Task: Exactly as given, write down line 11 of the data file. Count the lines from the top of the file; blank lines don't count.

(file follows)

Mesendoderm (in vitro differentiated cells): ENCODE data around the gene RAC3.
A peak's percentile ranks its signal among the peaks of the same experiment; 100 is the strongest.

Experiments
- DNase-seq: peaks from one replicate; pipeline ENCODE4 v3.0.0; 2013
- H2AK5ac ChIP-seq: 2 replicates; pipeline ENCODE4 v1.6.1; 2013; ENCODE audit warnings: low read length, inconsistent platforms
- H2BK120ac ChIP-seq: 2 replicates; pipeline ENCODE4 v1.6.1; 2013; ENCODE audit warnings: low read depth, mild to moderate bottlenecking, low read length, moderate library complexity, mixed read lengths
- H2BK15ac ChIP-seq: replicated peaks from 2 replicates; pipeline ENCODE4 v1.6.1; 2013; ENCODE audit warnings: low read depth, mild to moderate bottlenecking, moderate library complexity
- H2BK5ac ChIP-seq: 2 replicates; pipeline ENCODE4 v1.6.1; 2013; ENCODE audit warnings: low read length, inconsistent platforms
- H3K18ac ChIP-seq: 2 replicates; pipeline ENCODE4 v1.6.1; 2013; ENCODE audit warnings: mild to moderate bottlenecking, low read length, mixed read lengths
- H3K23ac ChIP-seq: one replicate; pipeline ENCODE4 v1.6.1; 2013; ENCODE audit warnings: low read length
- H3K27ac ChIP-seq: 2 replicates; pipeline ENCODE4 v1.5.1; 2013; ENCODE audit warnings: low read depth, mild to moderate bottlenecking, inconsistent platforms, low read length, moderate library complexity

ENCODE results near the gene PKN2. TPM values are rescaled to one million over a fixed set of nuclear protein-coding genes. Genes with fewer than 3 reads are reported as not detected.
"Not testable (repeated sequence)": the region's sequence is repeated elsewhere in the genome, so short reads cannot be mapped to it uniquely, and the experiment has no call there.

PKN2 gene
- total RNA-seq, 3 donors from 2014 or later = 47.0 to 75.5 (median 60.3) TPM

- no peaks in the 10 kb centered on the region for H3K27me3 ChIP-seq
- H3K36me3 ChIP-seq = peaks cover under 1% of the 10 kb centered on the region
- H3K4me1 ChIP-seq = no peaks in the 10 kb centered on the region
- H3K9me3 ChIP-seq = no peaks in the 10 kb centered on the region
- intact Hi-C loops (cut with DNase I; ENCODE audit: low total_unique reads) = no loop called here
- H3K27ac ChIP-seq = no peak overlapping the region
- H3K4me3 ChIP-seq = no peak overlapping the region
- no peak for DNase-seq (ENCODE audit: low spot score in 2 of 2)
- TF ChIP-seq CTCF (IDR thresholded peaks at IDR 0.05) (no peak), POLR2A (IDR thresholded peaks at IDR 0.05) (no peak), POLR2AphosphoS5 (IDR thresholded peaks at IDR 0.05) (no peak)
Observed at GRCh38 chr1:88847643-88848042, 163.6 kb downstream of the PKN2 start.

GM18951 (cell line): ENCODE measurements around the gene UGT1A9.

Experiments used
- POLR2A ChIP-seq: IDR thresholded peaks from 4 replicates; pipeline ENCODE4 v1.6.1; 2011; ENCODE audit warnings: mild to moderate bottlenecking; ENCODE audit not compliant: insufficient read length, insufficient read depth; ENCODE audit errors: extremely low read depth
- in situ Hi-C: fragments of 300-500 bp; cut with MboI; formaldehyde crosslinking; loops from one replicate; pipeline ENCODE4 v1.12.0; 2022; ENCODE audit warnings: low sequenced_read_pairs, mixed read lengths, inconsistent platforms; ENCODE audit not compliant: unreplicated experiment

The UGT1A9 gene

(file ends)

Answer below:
- H3K27ac ChIP-seq: 2 replicates; pipeline ENCODE4 v1.5.1; 2013; ENCODE audit warnings: low read depth, mild to moderate bottlenecking, inconsistent platforms, low read length, moderate library complexity